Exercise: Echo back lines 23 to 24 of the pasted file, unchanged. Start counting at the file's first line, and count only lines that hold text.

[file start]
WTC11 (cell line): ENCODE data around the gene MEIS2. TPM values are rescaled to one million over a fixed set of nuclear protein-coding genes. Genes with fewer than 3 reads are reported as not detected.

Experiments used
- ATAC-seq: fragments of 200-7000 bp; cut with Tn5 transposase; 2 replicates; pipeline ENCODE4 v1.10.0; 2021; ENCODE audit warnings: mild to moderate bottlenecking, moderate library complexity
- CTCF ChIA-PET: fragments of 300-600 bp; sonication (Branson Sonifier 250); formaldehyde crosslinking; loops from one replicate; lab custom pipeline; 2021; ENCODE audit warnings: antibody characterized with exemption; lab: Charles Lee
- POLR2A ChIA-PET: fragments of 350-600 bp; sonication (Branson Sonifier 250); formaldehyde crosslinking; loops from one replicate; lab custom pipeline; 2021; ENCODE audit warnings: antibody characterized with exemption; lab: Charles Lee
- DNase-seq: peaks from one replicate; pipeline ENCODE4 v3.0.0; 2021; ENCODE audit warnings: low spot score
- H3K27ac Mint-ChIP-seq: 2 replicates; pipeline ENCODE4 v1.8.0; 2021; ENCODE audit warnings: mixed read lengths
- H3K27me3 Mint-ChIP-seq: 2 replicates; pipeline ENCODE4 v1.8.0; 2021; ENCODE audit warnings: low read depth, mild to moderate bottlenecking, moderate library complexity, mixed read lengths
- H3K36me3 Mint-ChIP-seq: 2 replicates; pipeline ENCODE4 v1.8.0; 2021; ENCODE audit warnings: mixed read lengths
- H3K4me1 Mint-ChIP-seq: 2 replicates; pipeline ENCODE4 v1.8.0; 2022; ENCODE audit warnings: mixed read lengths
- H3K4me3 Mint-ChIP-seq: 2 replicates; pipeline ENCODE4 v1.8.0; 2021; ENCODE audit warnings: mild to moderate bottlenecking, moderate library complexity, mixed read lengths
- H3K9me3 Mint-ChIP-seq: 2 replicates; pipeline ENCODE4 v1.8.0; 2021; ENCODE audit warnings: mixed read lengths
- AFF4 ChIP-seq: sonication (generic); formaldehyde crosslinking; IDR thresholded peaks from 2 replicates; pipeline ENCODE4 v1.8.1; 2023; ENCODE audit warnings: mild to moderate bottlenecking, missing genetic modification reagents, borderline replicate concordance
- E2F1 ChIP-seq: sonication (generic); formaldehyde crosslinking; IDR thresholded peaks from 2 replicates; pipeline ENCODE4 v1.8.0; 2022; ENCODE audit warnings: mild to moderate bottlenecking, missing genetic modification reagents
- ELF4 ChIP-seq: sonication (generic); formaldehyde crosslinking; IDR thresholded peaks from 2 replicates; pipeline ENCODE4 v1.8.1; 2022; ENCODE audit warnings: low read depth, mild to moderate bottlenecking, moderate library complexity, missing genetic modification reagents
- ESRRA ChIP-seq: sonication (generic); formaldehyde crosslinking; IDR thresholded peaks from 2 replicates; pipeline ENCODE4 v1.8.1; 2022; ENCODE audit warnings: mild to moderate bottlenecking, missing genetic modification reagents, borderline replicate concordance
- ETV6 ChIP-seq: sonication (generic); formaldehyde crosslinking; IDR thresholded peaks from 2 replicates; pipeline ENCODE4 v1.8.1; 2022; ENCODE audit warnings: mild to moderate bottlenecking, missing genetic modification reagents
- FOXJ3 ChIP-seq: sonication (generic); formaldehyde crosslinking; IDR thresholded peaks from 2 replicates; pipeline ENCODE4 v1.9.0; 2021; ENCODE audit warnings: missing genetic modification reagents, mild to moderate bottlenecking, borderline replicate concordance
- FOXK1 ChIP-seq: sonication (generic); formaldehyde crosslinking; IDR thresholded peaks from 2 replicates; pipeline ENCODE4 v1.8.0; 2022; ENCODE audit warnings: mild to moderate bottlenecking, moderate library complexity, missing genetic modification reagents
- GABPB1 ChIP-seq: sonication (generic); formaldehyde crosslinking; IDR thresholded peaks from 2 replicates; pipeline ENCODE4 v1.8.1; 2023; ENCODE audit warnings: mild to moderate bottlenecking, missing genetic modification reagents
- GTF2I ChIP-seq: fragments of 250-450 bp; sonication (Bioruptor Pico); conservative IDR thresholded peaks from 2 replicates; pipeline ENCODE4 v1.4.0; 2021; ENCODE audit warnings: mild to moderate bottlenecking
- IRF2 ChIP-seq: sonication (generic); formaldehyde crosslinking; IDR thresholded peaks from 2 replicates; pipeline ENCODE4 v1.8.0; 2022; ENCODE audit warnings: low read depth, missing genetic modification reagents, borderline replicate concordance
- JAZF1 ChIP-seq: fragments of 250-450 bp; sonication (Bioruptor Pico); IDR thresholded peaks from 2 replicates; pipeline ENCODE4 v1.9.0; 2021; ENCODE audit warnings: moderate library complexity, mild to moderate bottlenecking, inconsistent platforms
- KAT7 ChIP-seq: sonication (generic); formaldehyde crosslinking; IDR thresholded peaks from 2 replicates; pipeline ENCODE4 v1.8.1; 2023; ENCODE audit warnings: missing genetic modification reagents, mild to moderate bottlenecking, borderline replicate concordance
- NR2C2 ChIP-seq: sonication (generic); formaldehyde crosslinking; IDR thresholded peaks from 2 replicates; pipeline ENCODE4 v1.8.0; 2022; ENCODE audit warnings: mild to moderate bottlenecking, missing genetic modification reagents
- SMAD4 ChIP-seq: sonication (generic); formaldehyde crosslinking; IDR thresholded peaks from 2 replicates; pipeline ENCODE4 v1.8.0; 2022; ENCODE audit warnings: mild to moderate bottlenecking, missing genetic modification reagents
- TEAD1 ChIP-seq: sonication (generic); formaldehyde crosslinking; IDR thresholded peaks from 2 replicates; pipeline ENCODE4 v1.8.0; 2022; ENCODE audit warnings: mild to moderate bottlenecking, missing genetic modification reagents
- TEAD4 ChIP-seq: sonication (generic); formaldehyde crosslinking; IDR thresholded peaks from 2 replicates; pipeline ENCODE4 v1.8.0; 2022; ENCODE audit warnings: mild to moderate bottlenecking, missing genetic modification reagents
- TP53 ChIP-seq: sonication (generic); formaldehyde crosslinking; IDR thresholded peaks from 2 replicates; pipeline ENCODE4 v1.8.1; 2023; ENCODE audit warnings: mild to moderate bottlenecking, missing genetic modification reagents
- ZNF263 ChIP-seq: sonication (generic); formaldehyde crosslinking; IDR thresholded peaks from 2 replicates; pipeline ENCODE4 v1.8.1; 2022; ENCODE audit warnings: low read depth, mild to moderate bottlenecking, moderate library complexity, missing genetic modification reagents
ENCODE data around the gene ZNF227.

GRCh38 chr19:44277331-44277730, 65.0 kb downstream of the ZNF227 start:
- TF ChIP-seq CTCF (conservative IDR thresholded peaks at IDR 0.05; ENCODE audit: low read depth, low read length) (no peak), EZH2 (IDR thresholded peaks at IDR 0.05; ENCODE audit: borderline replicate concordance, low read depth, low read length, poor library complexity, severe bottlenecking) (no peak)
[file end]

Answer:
- JAZF1 ChIP-seq: fragments of 250-450 bp; sonication (Bioruptor Pico); IDR thresholded peaks from 2 replicates; pipeline ENCODE4 v1.9.0; 2021; ENCODE audit warnings: moderate library complexity, mild to moderate bottlenecking, inconsistent platforms
- KAT7 ChIP-seq: sonication (generic); formaldehyde crosslinking; IDR thresholded peaks from 2 replicates; pipeline ENCODE4 v1.8.1; 2023; ENCODE audit warnings: missing genetic modification reagents, mild to moderate bottlenecking, borderline replicate concordance